Skip to Content
Author's profile photo Nghia Nguyen

Securing the transport layer between SAP IDM and LDAP

Now, you have got SAP NetWeaver Identity Management working or in the process of getting your landscape setup to fully use the power of IdM. You would like to secure the communication protocol between your LDAP and IdM so that you could meet today requirement for your company policy or other regulations such as Sarbanes-Oxley. Within SAP IdM, this can be done easily without much effort and only requires a few steps to complete this. What you will need are the following:

  • Access SAP NetWeaver Identity Management – you will use the console to import the certificate
  • Access to one of the LDAP server – you will use this to establish the communication link to SAP IdM
  • A X509 certificate for the LDAP – you will use this to secure the tunnel

In this example, I will be using SunOne LDAP but you can use any other LDAP software that you have but you will need to follow their guideline on how to setup the secure communication port. Also, it is important to follow the latest SAP NetWeaver Identity Management Security Guide on how to implement the SAP side of this setup. So now let’s get start on the setup of securing the transport layer between SAP IdM & LDAP.

  • First thing we will need to do is to check to ensure that the LDAP certificate is setup correctly for the LDAP. In this case, I am using SunOne LDAP so the result will look like this.
    SunOne LDAP - certificate
  • Ensure to enable the SSL for the server.
    SunOne LDAP - secure port
  • Check to see what the new secure port for the incoming request is.
    SunOne LDAP - secure port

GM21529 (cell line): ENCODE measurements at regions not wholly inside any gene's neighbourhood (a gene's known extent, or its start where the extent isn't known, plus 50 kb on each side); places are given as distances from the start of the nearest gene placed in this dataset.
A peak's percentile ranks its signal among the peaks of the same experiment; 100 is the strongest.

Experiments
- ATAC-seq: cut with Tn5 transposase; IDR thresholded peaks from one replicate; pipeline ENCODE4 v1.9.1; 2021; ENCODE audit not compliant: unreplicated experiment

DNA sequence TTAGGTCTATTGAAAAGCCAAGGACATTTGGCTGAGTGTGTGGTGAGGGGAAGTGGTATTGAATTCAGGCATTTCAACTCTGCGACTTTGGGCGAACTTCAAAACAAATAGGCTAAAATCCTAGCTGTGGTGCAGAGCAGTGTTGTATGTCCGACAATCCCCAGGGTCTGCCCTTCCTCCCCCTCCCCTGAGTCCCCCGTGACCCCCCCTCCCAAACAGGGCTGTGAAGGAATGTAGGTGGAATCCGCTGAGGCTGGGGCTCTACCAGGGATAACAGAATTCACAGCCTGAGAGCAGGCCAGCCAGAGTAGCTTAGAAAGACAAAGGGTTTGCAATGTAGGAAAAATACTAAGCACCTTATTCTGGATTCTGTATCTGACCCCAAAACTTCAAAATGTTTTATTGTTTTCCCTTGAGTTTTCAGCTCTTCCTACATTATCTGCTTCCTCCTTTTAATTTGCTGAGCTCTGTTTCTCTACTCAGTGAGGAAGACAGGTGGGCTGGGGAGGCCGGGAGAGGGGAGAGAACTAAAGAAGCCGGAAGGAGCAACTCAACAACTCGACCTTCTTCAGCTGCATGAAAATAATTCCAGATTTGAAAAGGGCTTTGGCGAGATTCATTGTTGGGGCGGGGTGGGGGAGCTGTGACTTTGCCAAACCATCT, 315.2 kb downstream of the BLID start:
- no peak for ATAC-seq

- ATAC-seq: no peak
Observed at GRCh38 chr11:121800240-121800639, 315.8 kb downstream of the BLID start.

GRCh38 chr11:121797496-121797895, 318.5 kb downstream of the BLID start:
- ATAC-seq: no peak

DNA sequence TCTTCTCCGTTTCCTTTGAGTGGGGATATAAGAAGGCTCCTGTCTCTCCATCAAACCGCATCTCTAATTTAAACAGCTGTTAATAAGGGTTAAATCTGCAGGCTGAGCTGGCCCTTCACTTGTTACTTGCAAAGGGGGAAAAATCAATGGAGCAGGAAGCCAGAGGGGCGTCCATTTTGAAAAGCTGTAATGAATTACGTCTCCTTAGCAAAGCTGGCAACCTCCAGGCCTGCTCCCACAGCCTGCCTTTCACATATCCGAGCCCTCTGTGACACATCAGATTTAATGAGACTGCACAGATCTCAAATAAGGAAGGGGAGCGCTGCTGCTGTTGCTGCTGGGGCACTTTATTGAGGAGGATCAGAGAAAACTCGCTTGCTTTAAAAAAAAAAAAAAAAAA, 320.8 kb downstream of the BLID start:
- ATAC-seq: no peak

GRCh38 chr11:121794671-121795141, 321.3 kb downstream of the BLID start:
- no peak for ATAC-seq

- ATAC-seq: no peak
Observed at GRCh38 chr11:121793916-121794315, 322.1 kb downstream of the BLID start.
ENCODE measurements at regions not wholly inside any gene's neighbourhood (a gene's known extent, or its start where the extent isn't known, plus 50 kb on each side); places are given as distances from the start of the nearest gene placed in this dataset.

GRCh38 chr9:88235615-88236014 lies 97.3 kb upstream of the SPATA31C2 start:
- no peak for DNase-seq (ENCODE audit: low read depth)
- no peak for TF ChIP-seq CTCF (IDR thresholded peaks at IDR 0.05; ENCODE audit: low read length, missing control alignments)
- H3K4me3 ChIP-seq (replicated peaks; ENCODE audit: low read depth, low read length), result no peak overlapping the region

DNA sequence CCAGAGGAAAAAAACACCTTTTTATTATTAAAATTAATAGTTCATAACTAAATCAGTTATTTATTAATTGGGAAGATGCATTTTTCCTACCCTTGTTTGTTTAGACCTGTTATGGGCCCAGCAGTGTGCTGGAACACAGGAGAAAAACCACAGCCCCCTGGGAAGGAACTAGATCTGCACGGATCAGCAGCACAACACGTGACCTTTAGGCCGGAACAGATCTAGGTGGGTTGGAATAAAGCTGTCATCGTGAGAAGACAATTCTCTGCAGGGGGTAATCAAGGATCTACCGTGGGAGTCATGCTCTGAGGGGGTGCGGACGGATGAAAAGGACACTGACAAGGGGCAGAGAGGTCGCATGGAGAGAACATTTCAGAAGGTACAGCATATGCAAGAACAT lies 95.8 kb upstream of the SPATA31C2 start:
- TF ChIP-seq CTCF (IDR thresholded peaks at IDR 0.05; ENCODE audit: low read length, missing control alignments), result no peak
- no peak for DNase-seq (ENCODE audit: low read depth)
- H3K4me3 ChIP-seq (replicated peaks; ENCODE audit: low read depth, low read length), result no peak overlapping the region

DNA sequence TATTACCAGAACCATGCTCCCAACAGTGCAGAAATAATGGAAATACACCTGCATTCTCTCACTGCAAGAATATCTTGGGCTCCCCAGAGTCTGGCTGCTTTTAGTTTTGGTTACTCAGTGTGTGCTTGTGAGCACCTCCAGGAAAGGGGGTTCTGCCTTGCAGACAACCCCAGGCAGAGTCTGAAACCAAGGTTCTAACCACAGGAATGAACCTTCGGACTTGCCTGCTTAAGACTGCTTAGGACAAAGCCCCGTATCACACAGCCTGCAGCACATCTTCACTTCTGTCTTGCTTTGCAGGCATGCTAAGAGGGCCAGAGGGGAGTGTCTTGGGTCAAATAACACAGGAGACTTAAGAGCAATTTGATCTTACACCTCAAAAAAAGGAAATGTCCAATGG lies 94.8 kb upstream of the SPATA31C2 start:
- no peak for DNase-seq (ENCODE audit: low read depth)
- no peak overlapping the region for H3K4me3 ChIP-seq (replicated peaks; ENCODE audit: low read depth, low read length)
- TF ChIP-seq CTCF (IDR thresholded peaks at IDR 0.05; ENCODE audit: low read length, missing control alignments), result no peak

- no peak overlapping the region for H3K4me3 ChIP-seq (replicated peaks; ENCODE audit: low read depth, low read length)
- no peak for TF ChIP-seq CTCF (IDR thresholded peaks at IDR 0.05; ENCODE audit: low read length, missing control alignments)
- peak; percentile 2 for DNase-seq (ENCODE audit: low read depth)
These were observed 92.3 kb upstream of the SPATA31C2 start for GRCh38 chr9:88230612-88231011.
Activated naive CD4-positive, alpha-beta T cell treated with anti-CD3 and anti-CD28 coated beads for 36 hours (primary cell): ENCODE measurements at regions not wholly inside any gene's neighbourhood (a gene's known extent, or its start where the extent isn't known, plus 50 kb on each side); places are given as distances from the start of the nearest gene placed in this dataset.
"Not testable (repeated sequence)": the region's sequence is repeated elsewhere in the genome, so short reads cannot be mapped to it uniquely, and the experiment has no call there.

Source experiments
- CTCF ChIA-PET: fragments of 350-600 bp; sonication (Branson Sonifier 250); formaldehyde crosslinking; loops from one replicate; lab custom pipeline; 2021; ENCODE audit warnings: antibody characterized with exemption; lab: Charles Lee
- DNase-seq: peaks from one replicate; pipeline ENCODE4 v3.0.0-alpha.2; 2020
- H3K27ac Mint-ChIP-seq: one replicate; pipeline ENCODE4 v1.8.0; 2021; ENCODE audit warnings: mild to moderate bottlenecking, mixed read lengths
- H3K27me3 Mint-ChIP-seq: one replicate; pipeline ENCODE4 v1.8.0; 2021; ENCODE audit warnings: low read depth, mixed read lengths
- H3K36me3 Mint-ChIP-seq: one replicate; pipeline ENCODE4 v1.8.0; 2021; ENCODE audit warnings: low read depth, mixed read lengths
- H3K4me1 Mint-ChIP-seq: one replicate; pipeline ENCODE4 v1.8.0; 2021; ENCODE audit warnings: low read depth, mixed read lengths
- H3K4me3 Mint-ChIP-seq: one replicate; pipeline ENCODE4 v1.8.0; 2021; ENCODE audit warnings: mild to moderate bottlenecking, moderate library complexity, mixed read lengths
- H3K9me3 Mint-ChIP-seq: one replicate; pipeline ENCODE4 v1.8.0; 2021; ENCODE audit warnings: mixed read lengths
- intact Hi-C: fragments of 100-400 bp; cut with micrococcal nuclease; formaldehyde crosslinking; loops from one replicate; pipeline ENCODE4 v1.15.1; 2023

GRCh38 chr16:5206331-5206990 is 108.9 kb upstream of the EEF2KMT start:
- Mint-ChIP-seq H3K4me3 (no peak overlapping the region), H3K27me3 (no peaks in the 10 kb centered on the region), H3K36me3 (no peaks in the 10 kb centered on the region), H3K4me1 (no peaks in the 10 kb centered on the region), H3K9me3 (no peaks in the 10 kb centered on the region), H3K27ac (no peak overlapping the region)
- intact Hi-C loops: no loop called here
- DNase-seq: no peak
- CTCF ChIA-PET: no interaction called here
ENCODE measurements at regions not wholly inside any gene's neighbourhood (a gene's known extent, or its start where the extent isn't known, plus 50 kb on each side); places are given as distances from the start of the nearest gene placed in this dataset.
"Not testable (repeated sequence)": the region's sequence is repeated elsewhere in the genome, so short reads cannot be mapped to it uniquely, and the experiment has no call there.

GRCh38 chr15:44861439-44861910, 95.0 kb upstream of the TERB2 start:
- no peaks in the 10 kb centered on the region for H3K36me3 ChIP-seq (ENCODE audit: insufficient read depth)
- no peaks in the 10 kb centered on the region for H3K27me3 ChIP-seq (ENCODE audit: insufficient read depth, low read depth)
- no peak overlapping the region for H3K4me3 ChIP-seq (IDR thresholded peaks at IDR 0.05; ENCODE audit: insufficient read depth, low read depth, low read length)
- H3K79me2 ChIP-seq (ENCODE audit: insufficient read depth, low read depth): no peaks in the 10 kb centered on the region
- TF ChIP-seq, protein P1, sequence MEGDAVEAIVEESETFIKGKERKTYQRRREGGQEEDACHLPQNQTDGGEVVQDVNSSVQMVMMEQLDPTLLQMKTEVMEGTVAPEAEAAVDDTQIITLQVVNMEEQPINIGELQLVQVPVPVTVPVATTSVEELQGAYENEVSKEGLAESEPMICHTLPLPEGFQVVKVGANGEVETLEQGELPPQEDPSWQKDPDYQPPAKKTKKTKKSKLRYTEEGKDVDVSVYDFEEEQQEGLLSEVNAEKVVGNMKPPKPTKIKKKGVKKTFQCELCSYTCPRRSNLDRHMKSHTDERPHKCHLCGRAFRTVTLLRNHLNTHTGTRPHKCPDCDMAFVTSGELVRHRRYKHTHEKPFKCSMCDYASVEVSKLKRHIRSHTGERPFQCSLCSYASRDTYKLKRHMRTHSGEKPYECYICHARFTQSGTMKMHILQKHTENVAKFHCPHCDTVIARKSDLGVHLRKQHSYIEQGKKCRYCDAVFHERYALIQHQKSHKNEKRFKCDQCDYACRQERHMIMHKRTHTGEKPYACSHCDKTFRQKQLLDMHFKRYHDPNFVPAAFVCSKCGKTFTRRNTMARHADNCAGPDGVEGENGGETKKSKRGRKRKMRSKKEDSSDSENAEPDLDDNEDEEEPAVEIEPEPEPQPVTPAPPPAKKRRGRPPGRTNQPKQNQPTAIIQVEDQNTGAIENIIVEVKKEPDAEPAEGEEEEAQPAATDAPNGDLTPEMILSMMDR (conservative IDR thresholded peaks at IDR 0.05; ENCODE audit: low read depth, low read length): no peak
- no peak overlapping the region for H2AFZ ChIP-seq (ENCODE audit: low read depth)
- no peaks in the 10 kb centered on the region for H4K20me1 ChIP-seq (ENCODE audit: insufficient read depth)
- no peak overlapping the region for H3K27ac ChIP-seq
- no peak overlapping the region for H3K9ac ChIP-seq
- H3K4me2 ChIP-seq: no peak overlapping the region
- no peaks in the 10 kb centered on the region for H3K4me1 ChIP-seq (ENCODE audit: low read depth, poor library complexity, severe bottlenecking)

• After all the setting have been updated or entered, the application will need a restart to take effect.
  • The next thing we will need is to have a X509 certificate for this server. You should have this already before the 1st step of this blog but you can always refer to the SSL port to retrieve the certificate. This can be done while pointing your browser to the LDAP SSL port then view the content & export the certificate to “DER encoded binary X.509 (.CER)” format.
  • Copy this certificate file over to the SAP IdM server.
  • You would need to import the certificate before you could access the secure LDAP port.
  • Execute the following command from the “keystore” location directory and follow the instruction on the screen:
    o keytool -import -alias -keystore cacerts -file -storepass
    keystore
    Note:
    • keystore – the default location for the certificate store is at “C:\program files\SAP\idm\sapjvm_5\jse\lib\security\cacerts” which should already have some root CA information in it.
    • “keytool” – can be found within the SAP JVM executable directory. The default directory for this tool is at “C:\program files\SAP\idm\sapjvm_5\bin\keytool”. The “keytool” command will create a “keystore” file wherever it is executed from so you should really need to change the working directory to the “keystore” location before executing the command. This will ensure that the new certificate will be imported to the existing “keystore” file instead of creating a new one.
    • storepass – this is an optional parameter at the command line but it is required to import anything to the keystore. The default out of the box password for this is “changeit”.
  • You really should change the default password for the “keystore”. This can be done by executing the following command and follow the instruction on the screen: keytool -storepasswd -keystore cacerts
  • Once the certificate has been imported, all you really need to do is to configure the “From-pass” within SAP IdM to use the secure port. Just open the job pass and enable the following option:
    IdM - From Pass
  • That pretty much completes the setup of securing the communication layer between SAP IdM & the LDAP.
  • If for some reasons you encounter some issues with the running the job in secure mode but the job run fine in non-secure then I would suggest you to enable more logging for the job so that you can see job in more detail. Example:
    IdM - enable logging
    o An example of the log files for the job.
    IdM - log example

Assigned tags

      2 Comments
      You must be Logged on to comment or reply to a post.
      Author's profile photo Former Member
      Former Member
      Great article on something not widely known in the IDM world.  I am trying to connect via JDBC to a SQL Server with SSL installed but having trouble getting the connection to go.  Do you have any examples for this scenario?  Thanks again for the great article.
      Author's profile photo Nghia Nguyen
      Nghia Nguyen
      Blog Post Author

      The setup is pretty much the same.
      cacerts";trustStorePassword=